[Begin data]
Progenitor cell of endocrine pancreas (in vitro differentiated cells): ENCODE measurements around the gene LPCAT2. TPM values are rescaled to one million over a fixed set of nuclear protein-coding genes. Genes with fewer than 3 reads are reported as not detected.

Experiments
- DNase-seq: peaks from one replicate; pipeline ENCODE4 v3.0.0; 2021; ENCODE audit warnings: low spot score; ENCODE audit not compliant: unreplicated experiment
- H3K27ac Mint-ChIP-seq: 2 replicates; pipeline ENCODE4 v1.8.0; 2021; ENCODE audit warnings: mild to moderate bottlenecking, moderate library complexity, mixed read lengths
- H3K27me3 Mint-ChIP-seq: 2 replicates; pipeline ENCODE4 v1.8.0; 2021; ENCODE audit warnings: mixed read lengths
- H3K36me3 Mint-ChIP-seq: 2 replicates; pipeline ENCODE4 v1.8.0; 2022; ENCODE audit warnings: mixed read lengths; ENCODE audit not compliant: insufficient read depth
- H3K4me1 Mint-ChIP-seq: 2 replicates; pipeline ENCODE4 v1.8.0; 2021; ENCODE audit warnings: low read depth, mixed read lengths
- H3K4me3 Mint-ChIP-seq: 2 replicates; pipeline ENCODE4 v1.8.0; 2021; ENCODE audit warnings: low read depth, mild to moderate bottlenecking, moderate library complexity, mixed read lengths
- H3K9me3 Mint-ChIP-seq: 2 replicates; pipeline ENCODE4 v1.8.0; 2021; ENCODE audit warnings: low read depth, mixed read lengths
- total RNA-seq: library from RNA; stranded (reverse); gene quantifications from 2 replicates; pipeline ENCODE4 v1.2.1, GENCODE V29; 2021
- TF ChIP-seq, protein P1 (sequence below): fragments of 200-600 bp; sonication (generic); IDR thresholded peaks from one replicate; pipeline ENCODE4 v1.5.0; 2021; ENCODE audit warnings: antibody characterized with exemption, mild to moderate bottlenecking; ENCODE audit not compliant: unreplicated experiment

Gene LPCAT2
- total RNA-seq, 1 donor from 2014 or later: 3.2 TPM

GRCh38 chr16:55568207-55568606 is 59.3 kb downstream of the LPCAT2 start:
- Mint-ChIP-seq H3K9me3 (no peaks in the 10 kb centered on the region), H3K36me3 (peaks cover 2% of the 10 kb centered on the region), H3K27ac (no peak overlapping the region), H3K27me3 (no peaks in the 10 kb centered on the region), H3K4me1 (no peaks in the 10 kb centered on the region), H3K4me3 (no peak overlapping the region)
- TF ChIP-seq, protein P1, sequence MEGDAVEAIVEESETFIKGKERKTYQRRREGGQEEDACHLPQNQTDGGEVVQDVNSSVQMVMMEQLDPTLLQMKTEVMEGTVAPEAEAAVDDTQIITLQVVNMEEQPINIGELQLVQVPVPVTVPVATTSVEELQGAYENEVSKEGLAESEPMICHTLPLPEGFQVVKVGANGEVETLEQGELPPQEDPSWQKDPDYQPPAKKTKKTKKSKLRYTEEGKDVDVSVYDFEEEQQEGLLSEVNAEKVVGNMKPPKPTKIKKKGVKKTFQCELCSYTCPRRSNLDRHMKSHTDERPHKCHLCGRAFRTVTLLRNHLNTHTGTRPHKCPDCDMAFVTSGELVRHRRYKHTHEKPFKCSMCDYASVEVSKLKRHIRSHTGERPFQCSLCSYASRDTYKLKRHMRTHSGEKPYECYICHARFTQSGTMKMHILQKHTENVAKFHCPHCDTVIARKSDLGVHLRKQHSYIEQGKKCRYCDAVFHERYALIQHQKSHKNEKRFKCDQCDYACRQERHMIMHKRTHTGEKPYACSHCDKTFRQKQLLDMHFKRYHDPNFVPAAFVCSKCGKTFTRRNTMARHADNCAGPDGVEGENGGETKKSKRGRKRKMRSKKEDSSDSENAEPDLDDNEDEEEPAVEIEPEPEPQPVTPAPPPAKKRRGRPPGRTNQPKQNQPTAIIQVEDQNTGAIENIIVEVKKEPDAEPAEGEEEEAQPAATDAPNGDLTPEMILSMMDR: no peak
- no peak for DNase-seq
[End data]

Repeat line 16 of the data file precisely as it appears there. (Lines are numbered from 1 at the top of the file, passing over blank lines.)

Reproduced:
- TF ChIP-seq, protein P1, sequence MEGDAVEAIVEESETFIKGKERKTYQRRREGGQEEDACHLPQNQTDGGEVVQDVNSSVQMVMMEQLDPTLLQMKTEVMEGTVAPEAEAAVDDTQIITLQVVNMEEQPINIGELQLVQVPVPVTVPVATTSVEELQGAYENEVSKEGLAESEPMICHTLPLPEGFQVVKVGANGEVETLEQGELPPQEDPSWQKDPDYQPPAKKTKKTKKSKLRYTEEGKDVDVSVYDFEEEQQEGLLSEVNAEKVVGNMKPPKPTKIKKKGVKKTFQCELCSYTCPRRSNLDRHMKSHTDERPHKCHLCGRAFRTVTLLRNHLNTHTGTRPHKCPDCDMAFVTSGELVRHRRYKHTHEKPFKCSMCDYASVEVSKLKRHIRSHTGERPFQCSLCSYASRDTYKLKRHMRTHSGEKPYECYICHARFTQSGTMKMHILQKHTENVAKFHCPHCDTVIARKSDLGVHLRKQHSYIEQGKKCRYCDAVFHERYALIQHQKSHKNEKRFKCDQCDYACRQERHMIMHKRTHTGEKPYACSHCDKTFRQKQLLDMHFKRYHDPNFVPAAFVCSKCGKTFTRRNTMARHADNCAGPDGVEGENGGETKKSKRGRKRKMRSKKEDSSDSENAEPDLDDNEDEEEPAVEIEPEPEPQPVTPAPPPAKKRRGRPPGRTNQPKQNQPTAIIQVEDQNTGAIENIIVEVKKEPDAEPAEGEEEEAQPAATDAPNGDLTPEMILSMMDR: no peak